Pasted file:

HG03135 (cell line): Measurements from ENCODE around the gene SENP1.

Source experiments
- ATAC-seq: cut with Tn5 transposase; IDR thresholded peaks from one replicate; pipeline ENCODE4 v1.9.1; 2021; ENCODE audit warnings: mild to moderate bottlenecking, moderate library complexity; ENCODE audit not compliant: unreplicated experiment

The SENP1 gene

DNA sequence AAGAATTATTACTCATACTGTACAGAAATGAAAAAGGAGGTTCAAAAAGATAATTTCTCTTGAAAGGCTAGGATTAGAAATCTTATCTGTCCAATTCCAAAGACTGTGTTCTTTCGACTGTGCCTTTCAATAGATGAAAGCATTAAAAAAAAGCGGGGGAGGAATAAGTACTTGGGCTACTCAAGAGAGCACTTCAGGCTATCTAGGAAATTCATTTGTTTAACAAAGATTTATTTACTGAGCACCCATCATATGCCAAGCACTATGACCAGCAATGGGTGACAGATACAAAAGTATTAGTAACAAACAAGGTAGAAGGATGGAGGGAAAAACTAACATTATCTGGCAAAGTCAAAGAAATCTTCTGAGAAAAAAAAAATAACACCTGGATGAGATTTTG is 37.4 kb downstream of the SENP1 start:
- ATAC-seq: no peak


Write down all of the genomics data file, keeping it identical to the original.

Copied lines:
HG03135 (cell line): Measurements from ENCODE around the gene SENP1.

Source experiments
- ATAC-seq: cut with Tn5 transposase; IDR thresholded peaks from one replicate; pipeline ENCODE4 v1.9.1; 2021; ENCODE audit warnings: mild to moderate bottlenecking, moderate library complexity; ENCODE audit not compliant: unreplicated experiment

The SENP1 gene

DNA sequence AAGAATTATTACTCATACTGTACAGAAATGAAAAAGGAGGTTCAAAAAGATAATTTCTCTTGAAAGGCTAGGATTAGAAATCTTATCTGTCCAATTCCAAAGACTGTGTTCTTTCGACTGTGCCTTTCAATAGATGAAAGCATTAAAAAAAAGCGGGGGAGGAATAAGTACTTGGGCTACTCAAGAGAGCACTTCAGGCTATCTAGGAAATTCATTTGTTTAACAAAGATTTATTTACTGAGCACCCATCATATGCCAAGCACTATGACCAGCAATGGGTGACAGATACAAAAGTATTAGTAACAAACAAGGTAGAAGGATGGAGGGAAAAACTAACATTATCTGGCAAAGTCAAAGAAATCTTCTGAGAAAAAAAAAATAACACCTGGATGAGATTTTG is 37.4 kb downstream of the SENP1 start:
- ATAC-seq: no peak